• If you have uncertain visitors accessing your gardens, consider setting up a trail camera to identify the culprit – you may be surprised.
  • To keep out rabbits, squirrels, voles and other small critters, consider filling any holes on your immediate property where they may be hiding, as well as any tall grasses. Smaller animals like to have places to hide and this makes your garden less attractive.
  • If you have burrowing animals dig your fence at least one-foot underground (but always ensure it’s safe to dig in your yard first by searching for a call ‘before you dig’ line in your region). This is labour intensive but will provide a long-term solution.
  • Applying some scents can keep smaller animals away from your garden or beneath your deck. Check our resources page for directions on how to make DIY repellents with household items.
  • Large gardens in bear country may require permanent electric fencing.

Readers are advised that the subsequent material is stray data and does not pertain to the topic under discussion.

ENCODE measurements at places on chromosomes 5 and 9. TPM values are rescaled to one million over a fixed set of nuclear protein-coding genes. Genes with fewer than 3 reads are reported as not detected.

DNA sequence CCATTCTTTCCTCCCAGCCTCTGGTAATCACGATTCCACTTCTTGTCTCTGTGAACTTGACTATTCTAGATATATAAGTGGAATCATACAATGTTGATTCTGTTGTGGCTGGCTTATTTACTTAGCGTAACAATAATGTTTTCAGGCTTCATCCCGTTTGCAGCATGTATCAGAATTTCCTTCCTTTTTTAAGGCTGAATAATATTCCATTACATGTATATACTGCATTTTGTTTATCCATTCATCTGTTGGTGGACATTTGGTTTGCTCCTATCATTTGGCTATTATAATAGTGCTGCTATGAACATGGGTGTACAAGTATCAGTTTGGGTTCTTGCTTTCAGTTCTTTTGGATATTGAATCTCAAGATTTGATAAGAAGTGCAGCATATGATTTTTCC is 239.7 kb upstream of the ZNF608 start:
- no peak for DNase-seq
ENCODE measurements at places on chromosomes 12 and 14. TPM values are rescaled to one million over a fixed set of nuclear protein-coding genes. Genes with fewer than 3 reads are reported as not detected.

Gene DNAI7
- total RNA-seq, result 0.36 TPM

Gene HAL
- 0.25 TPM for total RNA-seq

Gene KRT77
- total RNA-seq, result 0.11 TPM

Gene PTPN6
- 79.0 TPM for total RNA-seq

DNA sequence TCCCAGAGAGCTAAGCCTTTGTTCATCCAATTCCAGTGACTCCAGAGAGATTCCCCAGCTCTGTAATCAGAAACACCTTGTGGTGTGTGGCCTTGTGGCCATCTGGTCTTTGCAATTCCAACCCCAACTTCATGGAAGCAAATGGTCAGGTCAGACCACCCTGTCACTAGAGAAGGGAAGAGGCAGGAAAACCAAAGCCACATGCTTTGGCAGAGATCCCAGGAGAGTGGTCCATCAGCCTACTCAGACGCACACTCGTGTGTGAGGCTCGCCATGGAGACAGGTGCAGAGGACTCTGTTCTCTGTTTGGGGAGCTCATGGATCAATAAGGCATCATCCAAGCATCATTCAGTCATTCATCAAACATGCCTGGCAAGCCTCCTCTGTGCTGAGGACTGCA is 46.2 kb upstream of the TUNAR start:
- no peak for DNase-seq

• Rotate aversion techniques to ensure wildlife doesn’t grow comfortable with individual methods or placements.
  • Natural green spaces, forests, recreational parks and parkettes can all be home to attractants that bring people and wildlife closer together. Sometimes resolving these attractants and potential conflict sites requires partnership with the greater community, municipal or state/provincial governments.
  • Identify who owns the property in question by contacting first your municipality or local representative then working up various levels of government.
  • Fruit-bearing trees and berry trees will attract bears as well as other wildlife. Native plants growing in natural areas should be left unless they are in a conflict site.